Take yesterday as an example. It was not a good day for Ukraine.
A peaceful demonstration in Kyiv meant to highlight the country’s inability to prosecute criminals and apply justice blindly turned ugly when counter demonstrators disrupted the proceedings and assaulted a prominent activist.
At a new memorial park near Amsterdam Airport dedicated to the 298 victims of Malaysia Airlines flight 17, I stood among the still-grieving families as the names of the passengers were read one by one. As I scanned the hundreds of people assembled, I noticed some children with just one parent, possibly an indication that they had lost a mother or father in the crash on July 17, 2014. It made me incredibly sad. The park features 298 trees for each of the victims and a large field of bright sunflowers, representing the crash site in eastern Ukraine. Because the site is located in an active war zone, few of the relatives have managed to visit in the search for some sort of closure.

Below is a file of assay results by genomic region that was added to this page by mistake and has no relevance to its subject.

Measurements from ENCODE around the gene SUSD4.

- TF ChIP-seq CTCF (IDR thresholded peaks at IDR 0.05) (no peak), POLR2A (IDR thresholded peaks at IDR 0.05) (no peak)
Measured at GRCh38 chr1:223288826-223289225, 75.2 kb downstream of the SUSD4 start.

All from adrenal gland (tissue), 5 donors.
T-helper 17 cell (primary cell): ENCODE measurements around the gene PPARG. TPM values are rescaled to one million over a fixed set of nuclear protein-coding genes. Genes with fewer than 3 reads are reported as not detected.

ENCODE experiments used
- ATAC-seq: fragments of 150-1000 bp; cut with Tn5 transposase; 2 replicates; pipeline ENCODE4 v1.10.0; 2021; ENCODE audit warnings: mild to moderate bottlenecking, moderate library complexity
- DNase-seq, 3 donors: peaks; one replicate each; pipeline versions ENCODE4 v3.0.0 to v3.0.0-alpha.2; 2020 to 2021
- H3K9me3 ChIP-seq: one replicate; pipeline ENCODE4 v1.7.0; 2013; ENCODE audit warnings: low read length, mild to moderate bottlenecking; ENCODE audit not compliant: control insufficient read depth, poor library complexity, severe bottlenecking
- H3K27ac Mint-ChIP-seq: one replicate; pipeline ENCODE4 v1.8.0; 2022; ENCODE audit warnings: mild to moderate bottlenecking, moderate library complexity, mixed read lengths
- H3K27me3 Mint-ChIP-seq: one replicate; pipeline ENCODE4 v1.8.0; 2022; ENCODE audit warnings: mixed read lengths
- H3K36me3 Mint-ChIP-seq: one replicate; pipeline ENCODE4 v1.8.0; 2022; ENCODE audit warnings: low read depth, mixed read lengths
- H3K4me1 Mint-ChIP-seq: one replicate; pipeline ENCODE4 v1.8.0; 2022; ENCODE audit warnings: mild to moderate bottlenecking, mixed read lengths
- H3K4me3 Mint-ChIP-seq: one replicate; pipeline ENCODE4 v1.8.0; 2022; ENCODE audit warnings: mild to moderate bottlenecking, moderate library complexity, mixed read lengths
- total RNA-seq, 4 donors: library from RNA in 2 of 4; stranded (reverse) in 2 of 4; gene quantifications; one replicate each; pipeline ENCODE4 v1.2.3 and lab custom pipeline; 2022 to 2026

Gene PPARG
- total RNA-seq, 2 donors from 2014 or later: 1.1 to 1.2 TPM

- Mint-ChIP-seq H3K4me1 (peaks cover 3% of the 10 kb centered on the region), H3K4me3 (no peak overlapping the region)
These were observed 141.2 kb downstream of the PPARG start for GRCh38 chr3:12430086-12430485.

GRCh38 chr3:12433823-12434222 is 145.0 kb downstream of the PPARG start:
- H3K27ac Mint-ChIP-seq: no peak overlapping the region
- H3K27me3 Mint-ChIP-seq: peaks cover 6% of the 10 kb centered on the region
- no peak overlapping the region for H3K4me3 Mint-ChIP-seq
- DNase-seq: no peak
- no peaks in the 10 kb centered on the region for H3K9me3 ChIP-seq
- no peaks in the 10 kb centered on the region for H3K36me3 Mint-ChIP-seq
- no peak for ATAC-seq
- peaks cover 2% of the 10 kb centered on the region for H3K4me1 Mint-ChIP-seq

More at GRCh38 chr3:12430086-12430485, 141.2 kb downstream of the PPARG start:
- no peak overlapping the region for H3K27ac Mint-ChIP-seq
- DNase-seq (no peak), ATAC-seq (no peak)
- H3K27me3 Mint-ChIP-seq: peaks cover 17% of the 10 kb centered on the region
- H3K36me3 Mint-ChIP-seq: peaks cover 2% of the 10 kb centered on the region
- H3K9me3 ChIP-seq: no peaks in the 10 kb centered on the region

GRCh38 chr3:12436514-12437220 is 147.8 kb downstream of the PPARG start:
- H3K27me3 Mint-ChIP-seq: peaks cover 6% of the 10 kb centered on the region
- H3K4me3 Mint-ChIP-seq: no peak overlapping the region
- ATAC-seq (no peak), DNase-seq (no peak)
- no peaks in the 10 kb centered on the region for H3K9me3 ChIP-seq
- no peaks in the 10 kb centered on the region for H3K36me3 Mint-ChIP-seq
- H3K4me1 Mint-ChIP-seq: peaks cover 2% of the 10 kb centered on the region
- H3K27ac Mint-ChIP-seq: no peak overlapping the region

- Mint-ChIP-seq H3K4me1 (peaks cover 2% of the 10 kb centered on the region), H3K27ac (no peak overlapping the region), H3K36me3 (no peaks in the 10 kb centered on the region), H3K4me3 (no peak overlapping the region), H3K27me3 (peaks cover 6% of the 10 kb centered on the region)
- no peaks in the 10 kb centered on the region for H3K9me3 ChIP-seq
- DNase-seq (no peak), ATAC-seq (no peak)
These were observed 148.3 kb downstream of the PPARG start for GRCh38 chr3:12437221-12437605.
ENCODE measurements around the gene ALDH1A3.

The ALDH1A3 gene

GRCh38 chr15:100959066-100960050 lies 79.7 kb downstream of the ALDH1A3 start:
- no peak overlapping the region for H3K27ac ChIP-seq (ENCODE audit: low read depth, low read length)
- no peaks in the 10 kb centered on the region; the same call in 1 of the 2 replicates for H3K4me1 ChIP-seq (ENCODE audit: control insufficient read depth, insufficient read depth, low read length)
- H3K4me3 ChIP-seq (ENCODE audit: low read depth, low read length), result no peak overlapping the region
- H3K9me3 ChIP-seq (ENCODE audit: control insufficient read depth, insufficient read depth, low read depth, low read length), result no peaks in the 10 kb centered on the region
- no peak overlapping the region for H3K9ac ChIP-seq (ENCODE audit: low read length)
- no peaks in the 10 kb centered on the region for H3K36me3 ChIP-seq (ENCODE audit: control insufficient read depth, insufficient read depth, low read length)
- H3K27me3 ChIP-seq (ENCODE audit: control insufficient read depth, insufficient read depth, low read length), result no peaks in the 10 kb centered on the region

Having been one of the first of a team of international observers on the scene in rebel-held Donetsk, we had very little connection with the victims. But that gradually changed, as through circumstances, I began to meet some of the families. Many have shared their tragic stories with me. But there is one thing that all the families are still desperately seeking, and that is justice.
What an eerie coincidence that the historic summit between US President Donald Trump and Russian President Vladimir Putin was held a day before the fourth anniversary of the downing of MH17. Ukraine, of course, is a major source of disagreement between the two presidents. One would have expected to hear the leader of the free world at least mention one of the worst crimes in aviation history. He did not. He didn’t even mention Ukraine.